Aggressive campaigning on Election Day
In the tight race on Election Day, a few campaigns took aggressive measures to get voters to the polls.
David Liu ’17, who opened his dorm room door on Tuesday to find two Eidelson campaigners, found himself walked directly to the polls shortly thereafter. Having an especially busy schedule that day, Liu was not particularly motivated to vote so he politely declined at first.
The campaign volunteers persisted until Liu relented.
“I made a final effort at resistance, but again it proved futile, and I succumbed to their demands that I go vote,” Liu said.
Other students were pushed to vote as well. According to Liu, a registered student was woken up from a nap in a library to walk over to the polls.
Ben Mallet ‘16, the Paul Chandler campaign manager, suggests that this aggressive behavior might be a result of trying to get as many same-day registration voters out to cast ballots.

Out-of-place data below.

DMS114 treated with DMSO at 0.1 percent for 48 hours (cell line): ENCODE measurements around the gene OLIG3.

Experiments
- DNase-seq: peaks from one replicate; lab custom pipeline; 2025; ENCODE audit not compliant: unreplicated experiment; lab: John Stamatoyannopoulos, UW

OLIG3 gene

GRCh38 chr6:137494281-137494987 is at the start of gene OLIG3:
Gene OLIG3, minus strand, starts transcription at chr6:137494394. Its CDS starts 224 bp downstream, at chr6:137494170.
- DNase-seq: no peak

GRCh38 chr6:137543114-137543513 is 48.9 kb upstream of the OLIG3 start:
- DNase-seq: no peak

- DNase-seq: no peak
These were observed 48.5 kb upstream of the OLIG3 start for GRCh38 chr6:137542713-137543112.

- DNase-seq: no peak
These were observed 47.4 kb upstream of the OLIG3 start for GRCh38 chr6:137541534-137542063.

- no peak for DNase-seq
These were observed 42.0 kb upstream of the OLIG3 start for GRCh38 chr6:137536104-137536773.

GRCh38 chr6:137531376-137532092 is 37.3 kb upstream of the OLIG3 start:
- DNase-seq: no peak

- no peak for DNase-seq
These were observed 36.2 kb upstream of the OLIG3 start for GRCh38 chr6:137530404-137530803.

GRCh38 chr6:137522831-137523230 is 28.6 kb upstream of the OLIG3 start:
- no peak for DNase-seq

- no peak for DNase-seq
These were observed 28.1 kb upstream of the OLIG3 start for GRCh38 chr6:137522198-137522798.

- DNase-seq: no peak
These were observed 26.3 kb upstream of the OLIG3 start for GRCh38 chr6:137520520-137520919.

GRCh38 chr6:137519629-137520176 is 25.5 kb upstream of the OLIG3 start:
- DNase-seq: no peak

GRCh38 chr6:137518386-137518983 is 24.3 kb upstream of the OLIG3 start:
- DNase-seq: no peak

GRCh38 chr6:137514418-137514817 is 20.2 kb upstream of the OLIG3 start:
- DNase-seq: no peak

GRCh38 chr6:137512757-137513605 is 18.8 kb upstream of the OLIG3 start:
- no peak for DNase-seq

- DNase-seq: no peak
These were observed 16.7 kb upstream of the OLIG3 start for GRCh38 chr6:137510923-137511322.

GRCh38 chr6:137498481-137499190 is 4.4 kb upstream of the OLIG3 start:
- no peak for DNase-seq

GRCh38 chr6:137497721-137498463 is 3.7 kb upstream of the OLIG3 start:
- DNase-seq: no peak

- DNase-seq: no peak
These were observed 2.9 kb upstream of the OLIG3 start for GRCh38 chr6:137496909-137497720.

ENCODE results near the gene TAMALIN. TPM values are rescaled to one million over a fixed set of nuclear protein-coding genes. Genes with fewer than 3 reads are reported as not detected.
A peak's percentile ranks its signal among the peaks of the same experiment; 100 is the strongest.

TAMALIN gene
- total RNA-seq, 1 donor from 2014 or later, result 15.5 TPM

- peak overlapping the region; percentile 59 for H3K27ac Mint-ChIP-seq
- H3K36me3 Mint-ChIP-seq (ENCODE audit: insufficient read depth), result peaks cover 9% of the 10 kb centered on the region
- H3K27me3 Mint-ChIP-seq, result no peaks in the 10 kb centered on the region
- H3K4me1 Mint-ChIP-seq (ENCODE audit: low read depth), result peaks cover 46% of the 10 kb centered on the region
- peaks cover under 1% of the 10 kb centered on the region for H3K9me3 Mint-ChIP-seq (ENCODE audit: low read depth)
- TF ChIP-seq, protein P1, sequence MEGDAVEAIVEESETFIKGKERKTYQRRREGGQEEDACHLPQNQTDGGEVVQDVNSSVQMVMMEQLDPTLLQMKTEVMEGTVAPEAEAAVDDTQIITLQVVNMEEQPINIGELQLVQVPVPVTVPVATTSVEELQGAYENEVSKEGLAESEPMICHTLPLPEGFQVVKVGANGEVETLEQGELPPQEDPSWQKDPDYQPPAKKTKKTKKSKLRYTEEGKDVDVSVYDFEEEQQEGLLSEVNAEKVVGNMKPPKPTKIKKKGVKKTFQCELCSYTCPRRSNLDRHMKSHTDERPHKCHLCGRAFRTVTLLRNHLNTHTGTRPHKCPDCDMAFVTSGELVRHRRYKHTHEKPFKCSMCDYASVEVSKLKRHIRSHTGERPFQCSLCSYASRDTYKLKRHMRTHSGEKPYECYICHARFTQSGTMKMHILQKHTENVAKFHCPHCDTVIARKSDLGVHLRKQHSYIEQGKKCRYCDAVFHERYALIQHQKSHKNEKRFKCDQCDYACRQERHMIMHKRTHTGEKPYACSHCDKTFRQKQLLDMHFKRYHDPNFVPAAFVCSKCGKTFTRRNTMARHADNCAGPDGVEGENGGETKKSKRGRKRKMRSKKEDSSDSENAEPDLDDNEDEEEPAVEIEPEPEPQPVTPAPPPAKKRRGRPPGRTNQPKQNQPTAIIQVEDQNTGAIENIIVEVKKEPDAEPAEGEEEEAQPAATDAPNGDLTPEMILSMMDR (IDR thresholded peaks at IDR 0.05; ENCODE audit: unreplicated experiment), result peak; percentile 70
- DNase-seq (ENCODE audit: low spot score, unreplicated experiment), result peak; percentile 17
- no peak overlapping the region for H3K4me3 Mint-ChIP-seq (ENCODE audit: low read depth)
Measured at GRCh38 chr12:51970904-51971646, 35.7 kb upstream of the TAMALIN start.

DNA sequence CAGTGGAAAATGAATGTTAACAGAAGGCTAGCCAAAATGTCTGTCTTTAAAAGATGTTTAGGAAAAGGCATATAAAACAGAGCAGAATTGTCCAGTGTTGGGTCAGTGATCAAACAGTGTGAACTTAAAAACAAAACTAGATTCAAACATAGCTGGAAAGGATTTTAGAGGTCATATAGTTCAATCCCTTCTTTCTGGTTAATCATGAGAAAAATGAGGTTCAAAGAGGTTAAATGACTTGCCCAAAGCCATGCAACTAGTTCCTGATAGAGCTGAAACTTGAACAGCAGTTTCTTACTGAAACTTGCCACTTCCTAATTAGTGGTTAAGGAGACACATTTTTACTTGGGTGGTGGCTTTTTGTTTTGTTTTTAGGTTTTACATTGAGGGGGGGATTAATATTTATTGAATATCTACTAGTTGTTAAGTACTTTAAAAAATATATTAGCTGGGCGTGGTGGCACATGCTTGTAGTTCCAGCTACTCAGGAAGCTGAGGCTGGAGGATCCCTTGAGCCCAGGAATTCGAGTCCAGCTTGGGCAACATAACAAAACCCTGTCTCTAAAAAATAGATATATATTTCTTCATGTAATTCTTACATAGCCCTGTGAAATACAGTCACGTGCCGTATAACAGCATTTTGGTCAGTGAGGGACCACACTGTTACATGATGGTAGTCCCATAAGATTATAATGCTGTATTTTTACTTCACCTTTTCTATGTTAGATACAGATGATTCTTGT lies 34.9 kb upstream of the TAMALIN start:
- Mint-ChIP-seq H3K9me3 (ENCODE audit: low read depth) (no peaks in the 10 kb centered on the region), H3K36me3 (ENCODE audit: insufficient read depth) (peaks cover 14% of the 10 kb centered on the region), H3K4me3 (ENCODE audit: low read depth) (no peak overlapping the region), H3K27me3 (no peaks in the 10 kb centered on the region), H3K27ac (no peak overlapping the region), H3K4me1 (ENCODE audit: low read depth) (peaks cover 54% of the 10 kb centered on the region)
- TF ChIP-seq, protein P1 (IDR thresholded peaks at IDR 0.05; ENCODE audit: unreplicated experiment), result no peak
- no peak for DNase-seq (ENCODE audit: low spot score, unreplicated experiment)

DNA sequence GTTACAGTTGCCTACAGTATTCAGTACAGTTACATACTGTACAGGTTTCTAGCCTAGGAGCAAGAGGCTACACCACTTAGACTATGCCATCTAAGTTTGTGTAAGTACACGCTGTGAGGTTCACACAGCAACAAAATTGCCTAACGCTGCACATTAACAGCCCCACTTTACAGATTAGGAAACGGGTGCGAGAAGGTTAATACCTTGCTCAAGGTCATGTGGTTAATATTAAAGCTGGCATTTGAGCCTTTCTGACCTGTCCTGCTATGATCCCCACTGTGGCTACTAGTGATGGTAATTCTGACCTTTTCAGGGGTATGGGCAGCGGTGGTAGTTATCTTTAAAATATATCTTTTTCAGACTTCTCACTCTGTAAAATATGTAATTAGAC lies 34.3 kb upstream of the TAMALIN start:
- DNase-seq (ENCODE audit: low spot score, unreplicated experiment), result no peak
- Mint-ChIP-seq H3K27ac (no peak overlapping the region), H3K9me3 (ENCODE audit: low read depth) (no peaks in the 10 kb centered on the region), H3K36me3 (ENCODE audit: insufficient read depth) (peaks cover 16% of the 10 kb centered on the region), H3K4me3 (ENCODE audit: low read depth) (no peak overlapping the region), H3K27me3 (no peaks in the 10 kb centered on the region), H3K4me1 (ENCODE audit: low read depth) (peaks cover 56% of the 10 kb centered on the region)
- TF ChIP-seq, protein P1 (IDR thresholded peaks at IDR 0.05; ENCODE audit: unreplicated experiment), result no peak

Mallet adds that the aldermanic race was dominated by Democratics until the very end, when Chandler gained some momentum. Voters may have taken longer to warm up to Chandler’s platform and proposals for the ward, Mallet said, and therefore last minute registration was key for the campaign.
“We were not there to be annoying,” Mallet said in reference to the Chandler campaign efforts. Mallet wanted his staff to inspire people to vote for Chandler, not force them to, and encouraged his staff to stay clear of “aggressive tactics.”
In reflection, Liu says “those campaigners that escorted me were actually very nice and were doing their job” but adds “it is a bit much sometimes.”